Add to that that some scientists theorize that those who have a diet high in processed meats aren’t as health conscious overall and tend to drink or smoke more, for example. We also know that vegetarians tend to lead healthier lifestyles overall and take better care of themselves. People seem to assume health conscious individuals are vegetarian: When people find out I’m a nutritionist, they usually assume I’m vegetarian. (I love telling them I’m not).
BUT a small study of health conscious vegetarians and omnivores together showed that both groups lived longer than the general population, indicating that as long as you engage in heathy activities and have a healthy diet, meat or not, you’ll have a longer lifespan (source).
That is probably the answer to this debate right there: If you get plenty of disease-fighting antioxidants (highest in fruits and vegetables), eliminate processed food and reduce sugar, and engage in healthy behaviors, it doesn’t matter if you eat meat. I’m wagering the omnivores in this study are eating organic animal products also. Also, a new study is showing vegetarianism won’t help you live longer. Eating meat doesn’t matter as much as eating quality food.
BOTTOM LINE: it’s hard to use human subjects for diet studies. Vegetarians are more likely to take better care of themselves in all areas of their lives, while those who eat a lot of processed meats are likely to be eating more “junk” food overall, and are more likely to smoke and drink more than their vegetarian counterparts, and this has probably affected the outcome of diet studies on human subjects (“healthy user bias”). Above all, eating a healthy diet and engaging in healthy lifestyle habits increases your lifespan, meat or not.
Most of us are probably aware that a processed meat-centric diet with too few plants will not provide us with the diverse array of antioxidants (which are found in the highest concentrations in brightly colored fruits and vegetables) we need to prevent cancer. But one confusing issue about the health of meat is how it’s raised. Unless you’re eating perfectly grass fed and organic every time you chow a burger, you’re getting a healthy dose of hormones, antibiotics, and other toxins stored in the fat tissues of animals. The antibiotics that are fed to animals to prevent disease in deplorable factory farming conditions destroy our gut flora (where the majority of our immune system lives, changing our immune response), and the hormones cause estrogen dominance, putting us at higher risk for hormonal cancers (like breast cancer). We know that certain animal proteins contribute to inflammation, but we don’t have any human studies on this when subjects are consuming only organic animal protein. So we theorize that non-organic, conventionally raised protein that is higher in the inflammatory omega 6 fatty acids and contains all the other junk might be a contributing factor to disease. But we don’t know for sure.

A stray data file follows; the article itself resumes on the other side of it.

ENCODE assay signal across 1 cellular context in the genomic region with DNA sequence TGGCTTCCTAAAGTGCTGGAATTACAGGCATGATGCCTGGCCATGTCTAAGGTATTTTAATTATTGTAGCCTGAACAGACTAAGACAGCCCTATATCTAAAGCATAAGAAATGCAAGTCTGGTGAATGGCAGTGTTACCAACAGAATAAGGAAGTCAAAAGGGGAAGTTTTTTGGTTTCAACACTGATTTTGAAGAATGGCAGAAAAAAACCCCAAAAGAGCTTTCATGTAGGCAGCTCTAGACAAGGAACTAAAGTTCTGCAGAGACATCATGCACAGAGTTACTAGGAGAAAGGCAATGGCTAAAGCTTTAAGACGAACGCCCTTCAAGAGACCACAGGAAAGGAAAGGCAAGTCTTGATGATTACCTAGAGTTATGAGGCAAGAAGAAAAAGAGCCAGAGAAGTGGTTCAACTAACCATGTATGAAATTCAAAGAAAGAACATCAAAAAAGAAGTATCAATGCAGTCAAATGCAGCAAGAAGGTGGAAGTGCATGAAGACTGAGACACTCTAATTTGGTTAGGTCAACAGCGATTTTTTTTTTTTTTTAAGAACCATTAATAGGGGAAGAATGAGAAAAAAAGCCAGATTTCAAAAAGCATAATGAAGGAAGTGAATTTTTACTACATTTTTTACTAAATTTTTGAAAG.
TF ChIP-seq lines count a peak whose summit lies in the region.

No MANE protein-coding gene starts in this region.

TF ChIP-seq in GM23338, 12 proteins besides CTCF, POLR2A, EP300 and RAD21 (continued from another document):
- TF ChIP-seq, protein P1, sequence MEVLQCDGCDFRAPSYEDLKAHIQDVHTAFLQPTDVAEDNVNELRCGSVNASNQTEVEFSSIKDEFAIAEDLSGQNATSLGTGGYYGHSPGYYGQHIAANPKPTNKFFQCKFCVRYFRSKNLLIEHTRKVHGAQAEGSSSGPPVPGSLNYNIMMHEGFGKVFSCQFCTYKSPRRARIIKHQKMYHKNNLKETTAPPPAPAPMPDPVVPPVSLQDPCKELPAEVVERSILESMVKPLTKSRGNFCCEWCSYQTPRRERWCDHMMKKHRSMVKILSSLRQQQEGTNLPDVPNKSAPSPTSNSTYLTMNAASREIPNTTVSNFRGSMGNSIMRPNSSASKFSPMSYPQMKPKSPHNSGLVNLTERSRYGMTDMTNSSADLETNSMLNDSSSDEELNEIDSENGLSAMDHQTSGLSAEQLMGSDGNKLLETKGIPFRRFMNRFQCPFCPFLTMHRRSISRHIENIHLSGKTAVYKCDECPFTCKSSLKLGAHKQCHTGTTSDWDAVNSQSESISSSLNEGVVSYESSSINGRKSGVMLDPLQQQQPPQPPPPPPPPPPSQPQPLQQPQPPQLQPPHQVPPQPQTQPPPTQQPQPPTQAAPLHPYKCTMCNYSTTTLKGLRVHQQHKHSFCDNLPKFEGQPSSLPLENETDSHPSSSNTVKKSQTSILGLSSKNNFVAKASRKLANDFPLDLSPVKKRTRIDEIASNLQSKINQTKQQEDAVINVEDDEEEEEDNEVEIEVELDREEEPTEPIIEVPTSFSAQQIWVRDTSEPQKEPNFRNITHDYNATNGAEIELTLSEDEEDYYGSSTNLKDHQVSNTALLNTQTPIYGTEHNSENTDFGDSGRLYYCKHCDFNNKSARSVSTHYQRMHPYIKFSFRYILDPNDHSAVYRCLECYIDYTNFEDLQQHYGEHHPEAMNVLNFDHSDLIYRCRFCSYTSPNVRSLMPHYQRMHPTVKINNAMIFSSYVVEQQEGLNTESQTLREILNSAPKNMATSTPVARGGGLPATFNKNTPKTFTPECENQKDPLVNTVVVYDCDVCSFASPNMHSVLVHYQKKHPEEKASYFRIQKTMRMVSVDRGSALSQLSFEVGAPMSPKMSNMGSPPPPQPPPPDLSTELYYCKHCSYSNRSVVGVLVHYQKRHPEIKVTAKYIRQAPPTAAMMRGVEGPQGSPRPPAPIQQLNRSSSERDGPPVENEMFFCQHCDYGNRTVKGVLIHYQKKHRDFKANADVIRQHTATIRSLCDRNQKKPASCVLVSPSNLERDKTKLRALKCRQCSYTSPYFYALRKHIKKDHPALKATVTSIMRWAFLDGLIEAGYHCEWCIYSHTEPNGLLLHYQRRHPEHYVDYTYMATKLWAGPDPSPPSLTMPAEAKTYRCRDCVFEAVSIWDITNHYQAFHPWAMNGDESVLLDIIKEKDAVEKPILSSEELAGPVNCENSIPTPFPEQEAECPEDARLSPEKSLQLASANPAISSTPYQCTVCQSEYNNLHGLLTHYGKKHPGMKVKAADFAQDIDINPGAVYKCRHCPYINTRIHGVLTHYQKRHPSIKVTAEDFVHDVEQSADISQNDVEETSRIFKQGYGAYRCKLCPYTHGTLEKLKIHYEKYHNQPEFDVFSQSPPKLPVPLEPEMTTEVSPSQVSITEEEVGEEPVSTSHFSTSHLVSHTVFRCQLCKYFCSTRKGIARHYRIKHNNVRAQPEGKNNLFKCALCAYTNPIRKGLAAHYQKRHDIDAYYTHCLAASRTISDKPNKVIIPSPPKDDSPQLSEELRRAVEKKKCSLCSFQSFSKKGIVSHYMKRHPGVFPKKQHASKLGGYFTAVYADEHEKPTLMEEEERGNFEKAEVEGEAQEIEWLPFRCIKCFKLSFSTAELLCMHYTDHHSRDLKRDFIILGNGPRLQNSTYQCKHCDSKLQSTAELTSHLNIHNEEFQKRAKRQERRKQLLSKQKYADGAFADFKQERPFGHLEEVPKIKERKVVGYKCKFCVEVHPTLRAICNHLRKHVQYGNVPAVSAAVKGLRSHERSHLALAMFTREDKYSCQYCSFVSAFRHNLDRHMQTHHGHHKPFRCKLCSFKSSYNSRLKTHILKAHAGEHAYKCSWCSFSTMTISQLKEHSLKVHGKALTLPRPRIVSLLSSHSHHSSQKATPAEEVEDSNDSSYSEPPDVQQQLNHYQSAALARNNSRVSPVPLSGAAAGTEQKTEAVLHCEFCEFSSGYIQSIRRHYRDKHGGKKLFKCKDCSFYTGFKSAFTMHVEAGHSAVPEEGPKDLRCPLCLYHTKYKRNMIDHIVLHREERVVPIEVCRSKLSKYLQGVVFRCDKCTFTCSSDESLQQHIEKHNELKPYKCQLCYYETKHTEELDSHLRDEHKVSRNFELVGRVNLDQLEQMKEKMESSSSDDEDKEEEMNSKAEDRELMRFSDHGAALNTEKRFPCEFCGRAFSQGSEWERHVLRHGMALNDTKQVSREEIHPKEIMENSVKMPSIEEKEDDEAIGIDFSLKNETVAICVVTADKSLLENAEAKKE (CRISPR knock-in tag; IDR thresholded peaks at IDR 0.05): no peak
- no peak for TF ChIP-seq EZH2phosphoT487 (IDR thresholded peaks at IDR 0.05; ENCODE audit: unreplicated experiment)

What we do know is eating more plants will reduce your disease risk. Eating fewer processed foods and less sugar slashes disease risk. But in some cases, including animal protein may actually contribute to reversing chronic health conditions. This is especially true in the case of autoimmune diseases, brain or thyroid dysfunction, for example. Adding meat provides you with healing nutrients you can’t find in plant foods or can only find in micro doses: CoQ10, zinc, B vitamins, choline, certain amino acids. These nutrients are vital for healthy metabolism and immune health.
So where does that leave us? Here is what we know about what we should eat:
- Your diet should be plant-based for optimal health. The majority of your plate should be vegetables of all types, both leafy and starchy, at each meal. Plants contain fibers that nourish your microbiome, the base of your immune system. They’re rich in disease-fighting antioxidants.
- You probably need to include animal protein if you have autoimmune disease, digestive issues such as SIBO or IBS, or deficiencies (in iron, B vitamins, zinc, for example).
- You may want to limit your red meat consumption and keep it to fatty fish (like salmon, sardines) and seafood if you’re suffering with any inflammatory condition: cancer, heart disease, arthritis, high blood pressure, diabetes. Include anti-inflammatory foods (like certain fish) and absolutely avoid processed meats and conventionally raised meats. Reduce or eliminate red meat altogether.